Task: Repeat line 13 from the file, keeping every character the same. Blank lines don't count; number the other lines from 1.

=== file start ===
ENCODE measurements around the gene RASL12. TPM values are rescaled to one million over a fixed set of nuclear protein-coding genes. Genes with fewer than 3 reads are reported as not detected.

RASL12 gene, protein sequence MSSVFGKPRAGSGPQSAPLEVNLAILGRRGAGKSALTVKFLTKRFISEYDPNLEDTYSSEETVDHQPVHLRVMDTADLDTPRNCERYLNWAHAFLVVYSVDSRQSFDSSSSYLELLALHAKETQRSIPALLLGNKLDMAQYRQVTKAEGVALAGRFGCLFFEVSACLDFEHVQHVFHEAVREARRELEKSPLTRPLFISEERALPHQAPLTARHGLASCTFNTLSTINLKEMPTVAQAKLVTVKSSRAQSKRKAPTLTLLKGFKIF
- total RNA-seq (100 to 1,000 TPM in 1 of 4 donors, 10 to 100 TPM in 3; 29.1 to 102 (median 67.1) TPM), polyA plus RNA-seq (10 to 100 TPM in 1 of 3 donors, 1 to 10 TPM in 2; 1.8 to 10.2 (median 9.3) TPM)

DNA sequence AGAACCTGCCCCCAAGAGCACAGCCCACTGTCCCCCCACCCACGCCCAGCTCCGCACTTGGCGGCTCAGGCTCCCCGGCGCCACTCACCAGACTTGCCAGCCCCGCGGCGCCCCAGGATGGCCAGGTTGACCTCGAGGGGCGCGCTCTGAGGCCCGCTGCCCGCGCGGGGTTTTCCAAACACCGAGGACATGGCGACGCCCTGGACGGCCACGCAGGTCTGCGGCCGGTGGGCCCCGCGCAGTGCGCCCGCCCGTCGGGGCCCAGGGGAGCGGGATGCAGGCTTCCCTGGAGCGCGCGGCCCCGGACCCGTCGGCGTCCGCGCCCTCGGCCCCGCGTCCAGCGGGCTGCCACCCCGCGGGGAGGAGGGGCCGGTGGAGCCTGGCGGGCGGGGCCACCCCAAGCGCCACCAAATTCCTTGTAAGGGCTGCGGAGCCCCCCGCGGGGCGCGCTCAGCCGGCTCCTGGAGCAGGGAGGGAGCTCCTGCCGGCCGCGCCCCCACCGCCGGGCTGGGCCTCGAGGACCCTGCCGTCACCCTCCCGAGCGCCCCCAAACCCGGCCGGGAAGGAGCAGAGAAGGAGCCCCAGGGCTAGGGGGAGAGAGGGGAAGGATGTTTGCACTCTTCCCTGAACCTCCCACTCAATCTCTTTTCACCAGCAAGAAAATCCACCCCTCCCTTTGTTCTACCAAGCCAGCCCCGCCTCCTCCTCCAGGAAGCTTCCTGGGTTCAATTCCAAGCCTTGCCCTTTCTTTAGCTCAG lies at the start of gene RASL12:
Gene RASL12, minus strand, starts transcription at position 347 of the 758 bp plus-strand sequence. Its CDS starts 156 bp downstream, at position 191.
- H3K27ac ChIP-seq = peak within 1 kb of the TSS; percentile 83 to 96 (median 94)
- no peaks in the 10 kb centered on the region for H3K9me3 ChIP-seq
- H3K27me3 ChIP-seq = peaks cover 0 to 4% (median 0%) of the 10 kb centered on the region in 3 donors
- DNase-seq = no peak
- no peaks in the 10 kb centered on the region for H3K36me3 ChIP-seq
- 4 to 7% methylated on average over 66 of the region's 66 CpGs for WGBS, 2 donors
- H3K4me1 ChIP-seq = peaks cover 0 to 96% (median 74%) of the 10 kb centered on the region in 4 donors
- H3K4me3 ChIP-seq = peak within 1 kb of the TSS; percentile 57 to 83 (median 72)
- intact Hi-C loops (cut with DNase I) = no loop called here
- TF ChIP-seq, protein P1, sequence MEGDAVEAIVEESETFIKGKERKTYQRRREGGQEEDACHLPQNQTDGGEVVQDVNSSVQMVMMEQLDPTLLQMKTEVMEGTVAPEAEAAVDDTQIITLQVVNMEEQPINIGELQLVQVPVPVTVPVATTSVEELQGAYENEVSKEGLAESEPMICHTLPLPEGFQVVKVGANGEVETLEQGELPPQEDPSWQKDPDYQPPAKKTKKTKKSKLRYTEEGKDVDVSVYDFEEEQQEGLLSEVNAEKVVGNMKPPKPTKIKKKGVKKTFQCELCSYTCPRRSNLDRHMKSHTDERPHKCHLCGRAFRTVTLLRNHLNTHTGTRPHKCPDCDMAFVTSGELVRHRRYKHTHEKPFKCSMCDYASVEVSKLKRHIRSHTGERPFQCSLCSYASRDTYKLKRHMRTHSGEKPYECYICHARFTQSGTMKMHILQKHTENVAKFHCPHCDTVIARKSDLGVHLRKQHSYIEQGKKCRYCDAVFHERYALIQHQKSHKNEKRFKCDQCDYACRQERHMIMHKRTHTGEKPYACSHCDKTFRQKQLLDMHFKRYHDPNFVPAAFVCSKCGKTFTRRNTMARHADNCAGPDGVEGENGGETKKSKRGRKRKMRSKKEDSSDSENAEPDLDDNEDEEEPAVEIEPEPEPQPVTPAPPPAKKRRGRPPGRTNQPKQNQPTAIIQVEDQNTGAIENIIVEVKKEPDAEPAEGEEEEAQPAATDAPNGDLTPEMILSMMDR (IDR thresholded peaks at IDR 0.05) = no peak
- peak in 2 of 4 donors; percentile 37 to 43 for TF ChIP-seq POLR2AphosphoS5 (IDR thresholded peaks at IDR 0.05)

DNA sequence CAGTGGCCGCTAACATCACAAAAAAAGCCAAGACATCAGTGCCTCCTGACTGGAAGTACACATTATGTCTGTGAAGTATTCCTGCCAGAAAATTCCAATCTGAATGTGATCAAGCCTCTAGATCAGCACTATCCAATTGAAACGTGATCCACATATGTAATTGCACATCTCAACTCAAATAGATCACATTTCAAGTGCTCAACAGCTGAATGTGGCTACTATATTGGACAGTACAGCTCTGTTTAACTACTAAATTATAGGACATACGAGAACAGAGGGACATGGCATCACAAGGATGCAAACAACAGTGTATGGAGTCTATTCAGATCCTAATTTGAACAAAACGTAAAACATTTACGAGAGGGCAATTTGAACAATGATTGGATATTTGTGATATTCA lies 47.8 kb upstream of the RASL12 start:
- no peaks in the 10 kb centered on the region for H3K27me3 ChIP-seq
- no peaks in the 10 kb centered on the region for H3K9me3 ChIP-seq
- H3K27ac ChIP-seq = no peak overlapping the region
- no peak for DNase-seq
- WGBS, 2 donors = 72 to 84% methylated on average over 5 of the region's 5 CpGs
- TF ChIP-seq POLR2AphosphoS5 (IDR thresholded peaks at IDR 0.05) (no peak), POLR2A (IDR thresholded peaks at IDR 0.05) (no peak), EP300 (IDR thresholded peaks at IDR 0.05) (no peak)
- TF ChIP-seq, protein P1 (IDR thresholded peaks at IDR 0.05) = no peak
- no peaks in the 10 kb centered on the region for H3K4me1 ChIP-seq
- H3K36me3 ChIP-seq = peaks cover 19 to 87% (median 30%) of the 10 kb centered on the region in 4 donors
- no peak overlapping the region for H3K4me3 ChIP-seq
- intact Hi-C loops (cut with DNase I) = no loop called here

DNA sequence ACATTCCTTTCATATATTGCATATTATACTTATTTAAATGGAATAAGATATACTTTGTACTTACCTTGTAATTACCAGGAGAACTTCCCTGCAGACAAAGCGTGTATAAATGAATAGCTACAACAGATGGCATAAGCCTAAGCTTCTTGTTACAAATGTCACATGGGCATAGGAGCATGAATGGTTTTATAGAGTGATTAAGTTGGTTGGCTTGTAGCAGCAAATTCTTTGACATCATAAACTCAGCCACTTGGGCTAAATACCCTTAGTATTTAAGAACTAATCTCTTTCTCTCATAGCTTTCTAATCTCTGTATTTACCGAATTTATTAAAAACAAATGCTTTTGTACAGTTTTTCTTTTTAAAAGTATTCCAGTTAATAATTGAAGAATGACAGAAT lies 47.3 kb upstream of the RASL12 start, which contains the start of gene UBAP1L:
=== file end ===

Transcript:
- H3K4me3 ChIP-seq = peak within 1 kb of the TSS; percentile 57 to 83 (median 72)